When you are ready to apply for medical school, turn to your college or universitys premedical advisor for assistance with the process. For additional help with the particulars of applying to medical school, consider purchasing the book Medical School Admission Requirements (MSAR). The publication helps with application procedures and deadlines, provides medical school class profiles, details program costs and financial aid opportunities, and more.
To gain admission into many medical school programs, a strong grade point average is a principal requirement. Schools may differ as to what they consider an appropriate GPA for entry to their programs, but many set their minimum cutoff at 3.5 on a 4.0 scale. Medical programs want to know their students have a solid academic foundation as they prepare to undertake the rigorous process of learning how to be a doctor.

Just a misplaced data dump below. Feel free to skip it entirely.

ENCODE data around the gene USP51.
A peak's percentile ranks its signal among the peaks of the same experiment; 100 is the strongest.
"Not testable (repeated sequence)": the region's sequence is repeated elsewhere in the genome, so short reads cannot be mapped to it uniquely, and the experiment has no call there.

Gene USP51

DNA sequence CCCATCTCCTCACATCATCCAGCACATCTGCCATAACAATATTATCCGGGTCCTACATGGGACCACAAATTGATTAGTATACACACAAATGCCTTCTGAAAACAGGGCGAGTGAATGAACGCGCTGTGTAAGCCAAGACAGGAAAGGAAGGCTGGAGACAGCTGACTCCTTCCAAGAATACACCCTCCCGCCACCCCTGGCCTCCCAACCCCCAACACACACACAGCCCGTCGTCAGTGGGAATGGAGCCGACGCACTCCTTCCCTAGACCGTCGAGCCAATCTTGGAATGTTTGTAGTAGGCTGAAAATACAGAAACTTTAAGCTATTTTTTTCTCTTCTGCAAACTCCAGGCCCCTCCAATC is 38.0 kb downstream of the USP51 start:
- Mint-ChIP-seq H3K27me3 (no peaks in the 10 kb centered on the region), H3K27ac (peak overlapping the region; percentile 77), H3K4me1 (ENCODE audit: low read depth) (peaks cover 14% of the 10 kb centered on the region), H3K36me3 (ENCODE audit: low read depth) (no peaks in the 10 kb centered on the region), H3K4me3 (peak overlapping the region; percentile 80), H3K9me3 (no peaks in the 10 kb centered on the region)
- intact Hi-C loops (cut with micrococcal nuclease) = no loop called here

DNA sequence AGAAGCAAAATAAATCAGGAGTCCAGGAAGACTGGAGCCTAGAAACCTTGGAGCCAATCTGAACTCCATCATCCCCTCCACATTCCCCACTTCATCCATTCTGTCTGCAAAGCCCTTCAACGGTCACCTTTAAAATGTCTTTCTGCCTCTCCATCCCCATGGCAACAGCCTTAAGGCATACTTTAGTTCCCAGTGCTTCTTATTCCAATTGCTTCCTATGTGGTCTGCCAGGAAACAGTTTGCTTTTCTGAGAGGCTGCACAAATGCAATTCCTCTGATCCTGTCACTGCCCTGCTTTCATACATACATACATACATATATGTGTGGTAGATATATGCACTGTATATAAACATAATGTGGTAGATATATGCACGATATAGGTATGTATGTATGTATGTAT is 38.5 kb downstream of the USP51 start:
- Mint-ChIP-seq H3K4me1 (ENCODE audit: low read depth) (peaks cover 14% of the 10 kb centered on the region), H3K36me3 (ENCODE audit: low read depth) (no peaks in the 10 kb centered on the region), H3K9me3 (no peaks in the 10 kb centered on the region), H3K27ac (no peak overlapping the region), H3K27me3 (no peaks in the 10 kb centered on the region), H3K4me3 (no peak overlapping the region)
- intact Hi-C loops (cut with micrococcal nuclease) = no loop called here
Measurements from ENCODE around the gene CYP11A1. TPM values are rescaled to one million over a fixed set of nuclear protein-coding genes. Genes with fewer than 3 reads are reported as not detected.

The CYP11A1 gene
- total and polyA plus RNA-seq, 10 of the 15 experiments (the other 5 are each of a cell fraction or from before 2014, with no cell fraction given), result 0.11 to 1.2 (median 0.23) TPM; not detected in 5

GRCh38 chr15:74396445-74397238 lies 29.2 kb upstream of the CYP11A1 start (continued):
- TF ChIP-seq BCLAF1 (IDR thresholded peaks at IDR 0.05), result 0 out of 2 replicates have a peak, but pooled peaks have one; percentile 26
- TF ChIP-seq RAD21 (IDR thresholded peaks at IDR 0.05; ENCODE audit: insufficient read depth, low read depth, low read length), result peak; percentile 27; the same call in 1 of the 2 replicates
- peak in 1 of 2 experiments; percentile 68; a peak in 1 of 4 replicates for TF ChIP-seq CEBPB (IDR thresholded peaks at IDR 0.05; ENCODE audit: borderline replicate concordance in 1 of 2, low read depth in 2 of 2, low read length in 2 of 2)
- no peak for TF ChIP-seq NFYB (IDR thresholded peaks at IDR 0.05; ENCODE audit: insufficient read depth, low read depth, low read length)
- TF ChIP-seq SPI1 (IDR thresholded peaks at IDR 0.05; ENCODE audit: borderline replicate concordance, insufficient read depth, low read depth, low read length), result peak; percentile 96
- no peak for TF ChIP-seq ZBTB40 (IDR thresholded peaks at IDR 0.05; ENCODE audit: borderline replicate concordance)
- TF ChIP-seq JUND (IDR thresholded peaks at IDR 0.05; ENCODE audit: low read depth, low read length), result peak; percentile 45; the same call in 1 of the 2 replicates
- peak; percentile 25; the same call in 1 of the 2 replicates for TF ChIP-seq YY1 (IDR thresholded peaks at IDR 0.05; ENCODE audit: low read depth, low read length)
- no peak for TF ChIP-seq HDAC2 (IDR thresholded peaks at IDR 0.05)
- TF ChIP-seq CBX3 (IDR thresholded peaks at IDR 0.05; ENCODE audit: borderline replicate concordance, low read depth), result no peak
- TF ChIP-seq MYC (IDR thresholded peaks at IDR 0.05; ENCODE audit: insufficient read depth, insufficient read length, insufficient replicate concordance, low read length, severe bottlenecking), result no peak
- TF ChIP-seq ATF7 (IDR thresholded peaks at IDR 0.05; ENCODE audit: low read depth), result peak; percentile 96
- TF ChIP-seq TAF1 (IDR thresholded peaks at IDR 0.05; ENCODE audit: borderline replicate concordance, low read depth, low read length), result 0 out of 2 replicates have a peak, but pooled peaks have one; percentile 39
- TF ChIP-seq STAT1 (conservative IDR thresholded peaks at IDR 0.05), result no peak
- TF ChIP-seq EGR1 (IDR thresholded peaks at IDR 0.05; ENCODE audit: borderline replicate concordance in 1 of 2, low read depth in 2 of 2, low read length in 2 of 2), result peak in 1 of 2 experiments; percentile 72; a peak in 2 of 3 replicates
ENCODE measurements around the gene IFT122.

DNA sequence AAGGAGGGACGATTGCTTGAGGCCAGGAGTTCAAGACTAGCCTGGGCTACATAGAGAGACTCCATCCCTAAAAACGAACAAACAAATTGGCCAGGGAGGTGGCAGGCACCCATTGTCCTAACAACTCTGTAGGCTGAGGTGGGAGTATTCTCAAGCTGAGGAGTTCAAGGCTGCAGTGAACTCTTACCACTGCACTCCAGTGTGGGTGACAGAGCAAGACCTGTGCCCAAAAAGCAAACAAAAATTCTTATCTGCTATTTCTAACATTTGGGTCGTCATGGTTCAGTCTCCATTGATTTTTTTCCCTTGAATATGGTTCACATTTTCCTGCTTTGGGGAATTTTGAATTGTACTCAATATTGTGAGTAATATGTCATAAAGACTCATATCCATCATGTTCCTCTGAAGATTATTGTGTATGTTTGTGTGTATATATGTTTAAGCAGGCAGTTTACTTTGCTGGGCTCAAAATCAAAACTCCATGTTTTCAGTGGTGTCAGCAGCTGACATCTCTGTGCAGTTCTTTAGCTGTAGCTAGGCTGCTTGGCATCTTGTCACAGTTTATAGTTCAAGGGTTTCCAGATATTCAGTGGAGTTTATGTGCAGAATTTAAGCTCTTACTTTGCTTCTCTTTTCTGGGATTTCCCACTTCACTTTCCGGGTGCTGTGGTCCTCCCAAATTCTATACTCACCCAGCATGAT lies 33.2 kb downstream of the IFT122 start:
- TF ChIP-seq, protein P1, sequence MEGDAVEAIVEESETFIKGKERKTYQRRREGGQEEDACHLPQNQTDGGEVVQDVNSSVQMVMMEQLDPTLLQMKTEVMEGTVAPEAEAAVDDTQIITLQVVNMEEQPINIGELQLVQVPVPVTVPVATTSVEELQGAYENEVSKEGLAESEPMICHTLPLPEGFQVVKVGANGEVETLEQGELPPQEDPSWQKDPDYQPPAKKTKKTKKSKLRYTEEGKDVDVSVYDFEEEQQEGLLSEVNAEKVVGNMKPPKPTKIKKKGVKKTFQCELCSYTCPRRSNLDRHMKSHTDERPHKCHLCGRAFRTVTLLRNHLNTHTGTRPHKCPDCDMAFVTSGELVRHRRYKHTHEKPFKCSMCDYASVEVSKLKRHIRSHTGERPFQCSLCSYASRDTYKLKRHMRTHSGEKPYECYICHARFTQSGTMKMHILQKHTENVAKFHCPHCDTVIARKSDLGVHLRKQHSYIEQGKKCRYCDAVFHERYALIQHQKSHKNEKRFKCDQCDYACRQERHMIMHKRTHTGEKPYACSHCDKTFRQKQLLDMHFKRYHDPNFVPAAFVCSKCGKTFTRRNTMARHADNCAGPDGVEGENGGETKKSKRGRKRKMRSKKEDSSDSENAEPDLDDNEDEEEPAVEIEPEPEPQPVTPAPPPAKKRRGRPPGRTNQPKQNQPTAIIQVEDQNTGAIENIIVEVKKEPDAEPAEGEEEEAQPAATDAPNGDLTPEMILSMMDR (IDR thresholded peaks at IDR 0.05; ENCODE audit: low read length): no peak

Traditionally, undergraduate students have majored in subjects like physics or chemistry in preparation for medical school. However, an emerging trend has seen students majoring in liberal arts subjects and still finding their way down the educational path toward becoming a physician. How a person performs academically is often more important that what he or she studied, the Princeton Review explains.
No matter the major, medical schools need to know their prospective students have at least performed well in premed courses such as biology and organic and inorganic chemistry. Those who have not chosen a science major are encouraged to take plenty of science courses outside their primary course of study. Medical schools will consider both a student’s science GPA and his or her overall GPA, but the science GPA will carry more weight.